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Boy Scouts Ban Gays, New Immigration Bill…and More

July 18th, 2012 by Taylor Walker


The Boy Scouts of America reconfirmed their policy banning both gay leaders and scouts on Tuesday. The story was covered widely, but WitnessLA thought that LA Times’ Steve Lopez made some excellent points. Here’s how he opens his column:

“The Boy Scouts of America is one of the nation’s largest and most prominent values-based youth developed organizations,” says the organization’s website. The BSA is about character and responsibility, and the group “has helped build the future leaders of this country by combining educational activities and lifelong values with fun.”

What kind of values?

Bigotry, for one.

On Tuesday, Boy Scouts of America has reaffirmed its policy of excluding gays as scouts or leaders.

“Scouting believes that good people can personally disagree on this topic and still work together to achieve the life-changing benefits to youth through scouting,” said a statement.

Pardon me, but I don’t get it. How can “good people” work together if some of them aren’t allowed in the door? Just because the U.S. Supreme Court in 2000 let the BSA policy stand doesn’t make it any less odious.

Be sure to read on, as the rest of Steve’s article is worthwhile.


CA Congresswoman Lucille Roybal-Allard proposed a bill Friday that would protect the rights of immigrant families caught up in the foster care system–keeping child service organizations from removing children born in America from their immigrant parents in deportation or immigrant detention situations.

KPCC’s Leslie Berestein Rojas has the story. Here’s how it opens:

A measure voted on last spring by the California Senate that could allow some immigrants in deportation to hold onto their children, avoiding the foster care system, has been joined at the federal level by a similar federal House bill.

Introduced by Rep. Lucille Roybal-Allard (D-Los Angeles), HR 6128 proposes amending federal law to make it easier for the relatives of children whose parents are in deportation to act as legal guardians, and making it more difficult for state and local governments to terminate the parental rights of immigrants in removal proceedings. From the new bill:

H.R.6128 – To amend part E of title IV of the Social Security Act to ensure that immigration status alone does not disqualify a parent, legal guardian, or relative from being a placement for a foster child, to prohibit a State, country, or other political subdivision of a State from filing for termination of parental rights in foster care cases in which an otherwise fit and willing parent or legal guardian has been deported or is involved in (including detention pursuant to) an immigration proceeding, unless certain conditions have been met, and for other purposes.


A new government order declares that anything that Guantanamo detainees say to their lawyers or in trial is presumed classified. The ACLU, one of the detainees’ lawyers, and various news sources are not thrilled, and have filed multiple objections.

ProPublica’s Cora Currier has the story. Here’s how it opens:

Can the government declare anything a Guantanamo detainee does or says automatically classified?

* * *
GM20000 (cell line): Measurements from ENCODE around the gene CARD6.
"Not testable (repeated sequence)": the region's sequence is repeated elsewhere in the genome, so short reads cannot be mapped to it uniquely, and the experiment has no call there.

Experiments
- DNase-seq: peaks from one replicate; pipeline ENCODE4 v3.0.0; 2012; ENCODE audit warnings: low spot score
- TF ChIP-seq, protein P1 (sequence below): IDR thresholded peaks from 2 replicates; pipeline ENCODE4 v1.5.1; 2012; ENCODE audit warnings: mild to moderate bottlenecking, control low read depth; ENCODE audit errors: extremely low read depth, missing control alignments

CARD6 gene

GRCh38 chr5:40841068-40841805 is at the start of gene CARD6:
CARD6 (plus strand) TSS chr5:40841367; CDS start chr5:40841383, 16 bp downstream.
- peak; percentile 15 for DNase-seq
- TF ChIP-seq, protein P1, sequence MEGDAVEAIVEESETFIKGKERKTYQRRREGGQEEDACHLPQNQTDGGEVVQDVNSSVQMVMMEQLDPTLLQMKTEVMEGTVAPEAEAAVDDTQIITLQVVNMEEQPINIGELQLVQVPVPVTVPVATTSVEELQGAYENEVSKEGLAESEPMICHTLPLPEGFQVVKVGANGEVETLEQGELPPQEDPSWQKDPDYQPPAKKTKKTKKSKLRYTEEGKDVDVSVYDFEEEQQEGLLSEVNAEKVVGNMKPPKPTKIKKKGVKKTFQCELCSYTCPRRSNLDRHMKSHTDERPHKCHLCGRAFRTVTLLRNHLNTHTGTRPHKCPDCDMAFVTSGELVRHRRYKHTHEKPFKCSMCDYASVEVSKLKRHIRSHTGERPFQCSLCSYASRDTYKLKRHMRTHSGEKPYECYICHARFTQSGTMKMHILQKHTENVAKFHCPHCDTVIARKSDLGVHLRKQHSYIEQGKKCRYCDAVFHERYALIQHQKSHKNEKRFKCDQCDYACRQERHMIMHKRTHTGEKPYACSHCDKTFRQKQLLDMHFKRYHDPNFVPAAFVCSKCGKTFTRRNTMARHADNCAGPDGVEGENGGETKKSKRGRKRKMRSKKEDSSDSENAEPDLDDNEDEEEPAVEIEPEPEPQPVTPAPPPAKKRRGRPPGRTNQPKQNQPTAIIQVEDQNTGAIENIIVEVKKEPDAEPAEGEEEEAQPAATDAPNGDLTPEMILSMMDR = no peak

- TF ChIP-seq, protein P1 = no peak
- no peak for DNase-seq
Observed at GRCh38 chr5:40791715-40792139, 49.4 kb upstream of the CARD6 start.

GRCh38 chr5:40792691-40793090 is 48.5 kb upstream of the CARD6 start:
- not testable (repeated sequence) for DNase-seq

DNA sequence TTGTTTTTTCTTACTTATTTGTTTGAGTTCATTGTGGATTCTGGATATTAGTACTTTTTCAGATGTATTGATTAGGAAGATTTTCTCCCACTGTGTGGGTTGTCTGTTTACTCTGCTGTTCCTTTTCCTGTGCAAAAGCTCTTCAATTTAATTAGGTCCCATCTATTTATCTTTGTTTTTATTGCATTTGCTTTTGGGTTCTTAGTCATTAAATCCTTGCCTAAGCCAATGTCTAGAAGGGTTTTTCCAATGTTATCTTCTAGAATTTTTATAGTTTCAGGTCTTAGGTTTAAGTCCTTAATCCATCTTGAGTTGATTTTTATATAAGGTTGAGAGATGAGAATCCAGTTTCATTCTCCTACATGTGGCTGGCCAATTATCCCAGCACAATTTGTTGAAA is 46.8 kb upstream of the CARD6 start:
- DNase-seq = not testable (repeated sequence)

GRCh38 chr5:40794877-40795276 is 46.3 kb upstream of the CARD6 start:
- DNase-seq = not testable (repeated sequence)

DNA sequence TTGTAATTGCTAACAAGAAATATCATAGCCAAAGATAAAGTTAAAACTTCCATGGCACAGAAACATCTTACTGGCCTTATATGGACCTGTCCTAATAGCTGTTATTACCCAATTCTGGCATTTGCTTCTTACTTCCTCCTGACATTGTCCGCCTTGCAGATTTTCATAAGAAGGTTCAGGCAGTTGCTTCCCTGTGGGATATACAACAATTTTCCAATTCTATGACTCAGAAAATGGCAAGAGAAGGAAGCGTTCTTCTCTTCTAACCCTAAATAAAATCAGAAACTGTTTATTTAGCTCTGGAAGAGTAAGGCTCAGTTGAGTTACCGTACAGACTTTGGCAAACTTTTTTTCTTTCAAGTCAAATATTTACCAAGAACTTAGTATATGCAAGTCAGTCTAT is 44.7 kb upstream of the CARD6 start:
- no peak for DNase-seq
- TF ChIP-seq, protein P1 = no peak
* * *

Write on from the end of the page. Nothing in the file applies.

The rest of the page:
That’s the question posed by two challenges to a government order declaring “any and all statements” by the five detainees allegedly behind the 9/11 attacks “presumptively classified.” That includes their own accounts of their treatment, and even torture, at the hands of the U.S. government.

The government made that argument this spring at the start of the military commission trials of Khalid Sheikh Mohammed and four others. The government says the defendants’ accounts, if made public without review by a government authority, could reveal details of the CIA’s detention and interrogation efforts.

Of course, much information about the programs—including torture of detainees—has long been public. The CIA’s so-called black-site prisons were acknowledged nearly six years ago by then-President Bush. More details about the program were released by President Obama in 2009.

The “presumptive classification” order extends to both detainees’ testimony and their discussions with their lawyers. In other words, anything said by a detainee, whether in court or to their counsel, will first need censors’ stamp of approval before it can become public.


An LASD deputy was caught on tape Friday appearing to stomp on a resisting suspect’s head. The LASD has relieved the deputy of duty with pay pending their investigation.

LA Times’ Robert Faturechi has the story. Here’s a clip:

It occurred Friday morning when deputies approached a man in downtown Los Angeles suspected of groping a woman’s chest. Authorities said the suspect, Alexis Husmario Torres, was uncooperative, initially refusing to take his hands out of his pockets and then fighting with deputies as they tried to restrain him.

A news crew from Telemundo caught much of the take-down on video. In parts of the footage, aired by NBC Los Angeles, the suspect is elbowed several times in the head while on the ground and stomped at least once in the head by a black-booted deputy.

Sheriff’s spokesman Steve Whitmore said department officials were aware the arrest was caught on tape when they decided to launch the criminal probe but had not yet seen the footage. He said Telemundo has agreed to turn over its raw footage.

Posted in ACLU, Courts, Foster Care, Guantanamo, immigration, LASD | 1 Comment »

One Response

  1. Woody Says:

    Good for the Boy Scouts. No sane parent would want their child sleeping in the woods with a group leader who has a higher potential to be a sex predator on their child. — Canteen Boy and the Scoutmaster

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